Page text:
Saturday, January 10, 2015

Growing out of your imaginary friend

I've already gone into detail with the recent events as to the dangers of having beliefs that are structured around scripture that was written by people who's society had some very different and morally questionable ideals and values. Today, I plan on explaining why so many of us decide to continue to have an imaginary friend well into adulthood. Considering the tasks at hand in the upcoming century, it's paramount that we evolve into a society that will be ready to face these matters together. After studying debates with various religious intellectuals, a very distinct pattern emerged.

One of the reasons people are prone to believing there's some force behind their lives and the lives of others has to do with consciousness and their ego. Let's take a look at consciousness first and foremost. The argument for a deity(ies) is that we have some sort of soul locked inside our bodies, and because we appear to have such a complex state where we can think, feel and be self aware, that this somehow proves the existence of a maker. There's a problem with this line of thought though. Although science is still in the early stages of understanding the human mind, there are some facts that would dismiss consciousness as something ethereal. For one, there are several examples supporting the fact that we are no more than the sum of our brains. If damaged, we can suffer personality changes. Some even have their entire foundation of reality turned on its head. A good example of this is psychopathy. 1% of the entire world is physically unable to process emotional information like other people. People can have strokes, have underdeveloped brains and their entire sense of reality is shaped specifically due to these factors. Considering the physical realm is what dictates who we are, to suggest otherwise is obtuse and absurd.

Evidence such as this is dismissed though and that's due to the nature of the human ego. The sense of self. It's an underlying feeling that we are somehow extraordinary, unique, special and have been granted some sort of connection. But if you have a stroke one day, depending on the region of the brain that's affected, that feeling will quickly fade, I assure you. Who you are is entirely dependent on genetics, epigenetics and environment. Who we are is malleable. Think of yourself not as one person, but several, depending on the time, influences and the environment that cause you to transition to another. A good analogy would be like a Time Lord from the Doctor Who series. Whenever the Doctor is fatally injured, he regenerates and becomes a new Doctor with all the memories of the previous one however is very different. This, all of this, is influenced by the physical realm and science is on the path to explaining it. The evidence we've accumulated so far however shows no sign of divine intervention whatsoever. So no, you're not special. You might be exceptional and fortunate that your life didn't experience the disabilities or catastrophes that I mentioned. Also keep in mind that since the Earth was around, there have been 5 mass extinction events. That's a rather odd thing to have happen if there is a creator, no mention of it in scripture and the possibility of it happening again. You'd think within what's supposed to be an absolute list of things your imaginary friend would want you to know is that you could very well die from similar events considering you're so damn important. But nah, false idols! Now there's something important that you shouldn't do and need to be aware of!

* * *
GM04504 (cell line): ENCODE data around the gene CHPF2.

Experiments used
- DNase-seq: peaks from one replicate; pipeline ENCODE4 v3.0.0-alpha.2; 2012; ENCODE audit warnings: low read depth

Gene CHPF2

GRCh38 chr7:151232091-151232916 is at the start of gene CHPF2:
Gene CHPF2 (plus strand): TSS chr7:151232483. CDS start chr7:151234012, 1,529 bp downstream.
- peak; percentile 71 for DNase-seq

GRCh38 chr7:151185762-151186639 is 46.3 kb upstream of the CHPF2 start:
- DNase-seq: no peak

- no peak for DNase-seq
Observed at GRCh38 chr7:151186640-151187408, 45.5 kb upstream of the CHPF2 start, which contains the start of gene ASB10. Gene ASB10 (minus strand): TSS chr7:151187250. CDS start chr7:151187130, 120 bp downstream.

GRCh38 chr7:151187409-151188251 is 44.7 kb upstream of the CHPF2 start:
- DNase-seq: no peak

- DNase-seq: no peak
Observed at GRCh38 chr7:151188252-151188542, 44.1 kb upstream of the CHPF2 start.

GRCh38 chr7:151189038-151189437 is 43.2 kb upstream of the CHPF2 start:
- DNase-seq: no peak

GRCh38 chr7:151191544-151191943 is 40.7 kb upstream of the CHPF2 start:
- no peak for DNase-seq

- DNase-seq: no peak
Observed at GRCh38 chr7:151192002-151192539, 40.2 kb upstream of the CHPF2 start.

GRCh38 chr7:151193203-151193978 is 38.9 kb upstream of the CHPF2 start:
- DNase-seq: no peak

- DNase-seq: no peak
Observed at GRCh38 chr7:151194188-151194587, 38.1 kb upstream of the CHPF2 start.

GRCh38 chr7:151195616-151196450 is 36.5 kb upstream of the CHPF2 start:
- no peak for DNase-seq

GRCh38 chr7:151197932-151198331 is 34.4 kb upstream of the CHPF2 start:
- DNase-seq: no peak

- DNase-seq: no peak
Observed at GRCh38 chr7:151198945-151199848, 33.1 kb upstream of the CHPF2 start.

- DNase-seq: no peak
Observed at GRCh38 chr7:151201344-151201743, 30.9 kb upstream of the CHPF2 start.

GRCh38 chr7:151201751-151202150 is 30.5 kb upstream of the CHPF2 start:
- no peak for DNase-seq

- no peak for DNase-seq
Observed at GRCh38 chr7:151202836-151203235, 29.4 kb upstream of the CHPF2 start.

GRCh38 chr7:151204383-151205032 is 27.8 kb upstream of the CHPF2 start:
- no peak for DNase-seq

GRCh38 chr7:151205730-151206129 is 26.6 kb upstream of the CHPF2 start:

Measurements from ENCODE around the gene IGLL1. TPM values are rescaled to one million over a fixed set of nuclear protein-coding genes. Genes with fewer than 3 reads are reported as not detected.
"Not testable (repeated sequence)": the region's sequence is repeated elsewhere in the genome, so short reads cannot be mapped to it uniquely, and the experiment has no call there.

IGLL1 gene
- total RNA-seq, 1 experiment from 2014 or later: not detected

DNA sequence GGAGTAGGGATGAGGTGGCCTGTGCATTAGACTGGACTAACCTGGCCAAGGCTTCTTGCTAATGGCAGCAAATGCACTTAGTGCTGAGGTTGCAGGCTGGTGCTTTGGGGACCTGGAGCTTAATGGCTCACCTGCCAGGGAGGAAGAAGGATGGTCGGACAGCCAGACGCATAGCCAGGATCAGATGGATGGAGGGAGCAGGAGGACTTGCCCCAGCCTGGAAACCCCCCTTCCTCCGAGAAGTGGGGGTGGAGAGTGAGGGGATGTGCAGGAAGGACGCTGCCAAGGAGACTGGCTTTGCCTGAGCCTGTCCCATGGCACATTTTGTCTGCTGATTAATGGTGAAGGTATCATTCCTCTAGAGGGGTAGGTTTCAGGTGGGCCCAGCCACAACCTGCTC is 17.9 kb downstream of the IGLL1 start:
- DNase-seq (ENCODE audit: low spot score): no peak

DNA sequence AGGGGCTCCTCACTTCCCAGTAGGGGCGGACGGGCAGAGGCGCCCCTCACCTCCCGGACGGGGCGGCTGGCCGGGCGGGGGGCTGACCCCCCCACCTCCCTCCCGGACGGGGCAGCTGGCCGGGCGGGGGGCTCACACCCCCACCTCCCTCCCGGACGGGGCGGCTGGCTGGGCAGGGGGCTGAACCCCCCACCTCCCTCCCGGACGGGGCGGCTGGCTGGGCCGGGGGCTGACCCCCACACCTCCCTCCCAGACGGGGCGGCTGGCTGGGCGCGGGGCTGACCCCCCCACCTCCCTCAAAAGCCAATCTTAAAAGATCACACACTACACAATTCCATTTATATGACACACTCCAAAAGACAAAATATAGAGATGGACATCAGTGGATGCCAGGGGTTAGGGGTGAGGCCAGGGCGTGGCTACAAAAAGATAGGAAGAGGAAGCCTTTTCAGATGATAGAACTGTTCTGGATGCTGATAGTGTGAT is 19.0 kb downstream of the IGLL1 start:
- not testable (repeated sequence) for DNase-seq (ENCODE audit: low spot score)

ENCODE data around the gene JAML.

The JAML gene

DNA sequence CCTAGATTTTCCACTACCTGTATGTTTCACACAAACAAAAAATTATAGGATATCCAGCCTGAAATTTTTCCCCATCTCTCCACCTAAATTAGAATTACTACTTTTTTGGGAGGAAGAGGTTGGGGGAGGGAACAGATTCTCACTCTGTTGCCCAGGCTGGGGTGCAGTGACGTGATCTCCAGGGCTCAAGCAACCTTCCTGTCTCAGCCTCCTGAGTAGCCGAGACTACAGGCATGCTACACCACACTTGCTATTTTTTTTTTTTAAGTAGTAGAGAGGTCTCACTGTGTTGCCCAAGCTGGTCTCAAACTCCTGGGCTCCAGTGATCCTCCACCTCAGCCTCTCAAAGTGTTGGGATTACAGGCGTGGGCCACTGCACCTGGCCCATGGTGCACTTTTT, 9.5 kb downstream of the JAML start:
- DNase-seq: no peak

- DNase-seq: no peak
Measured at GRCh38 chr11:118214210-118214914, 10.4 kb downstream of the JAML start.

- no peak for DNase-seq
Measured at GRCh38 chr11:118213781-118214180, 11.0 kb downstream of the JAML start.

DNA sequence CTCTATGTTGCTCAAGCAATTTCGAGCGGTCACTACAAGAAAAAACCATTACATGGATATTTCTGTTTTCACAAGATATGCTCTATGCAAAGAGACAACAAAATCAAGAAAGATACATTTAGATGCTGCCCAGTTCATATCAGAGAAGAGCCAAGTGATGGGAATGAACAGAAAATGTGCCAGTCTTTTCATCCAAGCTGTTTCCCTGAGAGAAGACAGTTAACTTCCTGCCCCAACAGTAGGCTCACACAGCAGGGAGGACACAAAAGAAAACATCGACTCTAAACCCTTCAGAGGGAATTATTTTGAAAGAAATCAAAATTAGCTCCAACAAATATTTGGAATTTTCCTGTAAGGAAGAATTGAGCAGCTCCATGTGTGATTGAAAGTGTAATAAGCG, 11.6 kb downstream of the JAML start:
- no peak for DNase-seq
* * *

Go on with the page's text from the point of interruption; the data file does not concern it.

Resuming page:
Another point of context is that without religion, there is no morals. Well considering I've already gave examples regarding the kind of abhorrent moral structure actually found in the scripture revolving around people's faith, I think it's safe to say that this position is indefensible. That is if you're rational. I mean, hate homosexuals, keep slaves, kill non believers, treat women like shit, these aren't really great talking points if you're looking to take the moral high ground. But you don't believe in that anymore? Well it's in your stupid book that's supposed to be infallible, holy and your moral landscape. Making the jump to your imaginary friend instead of realizing that it was a period piece made up by men of that time, is unjustifiable. People treat others with kindness because of evolution. If we were to kill each other indiscriminately, we wouldn't have survived the 100-200 thousand years it took us to get here. Perhaps if so many people who would otherwise be praying to their imaginary friend, actually realized they were talking to themselves, and did something to influence the matter they're praying for, we'd be better off. It's a matter of self preservation and the fact that it's more beneficial to  help than to harm. And it's not something that's inherent because your imaginary friend put it there. People afflicted with psychopathy don't have the luxury of the same moral integrity as others. 1% is a pretty large disparity for a supposed infallible omnipotent being,

People need to start asking themselves why they feel or think a certain way instead of defaulting to their imaginary friend. Perhaps then they'd realize that they're no better than pigeons. I highly recommend that you go through QualiaSoup's entire video library as it's enlightening and informative to that end. It's time to grow up, face reality and unify for the benefit of the entire race.
 

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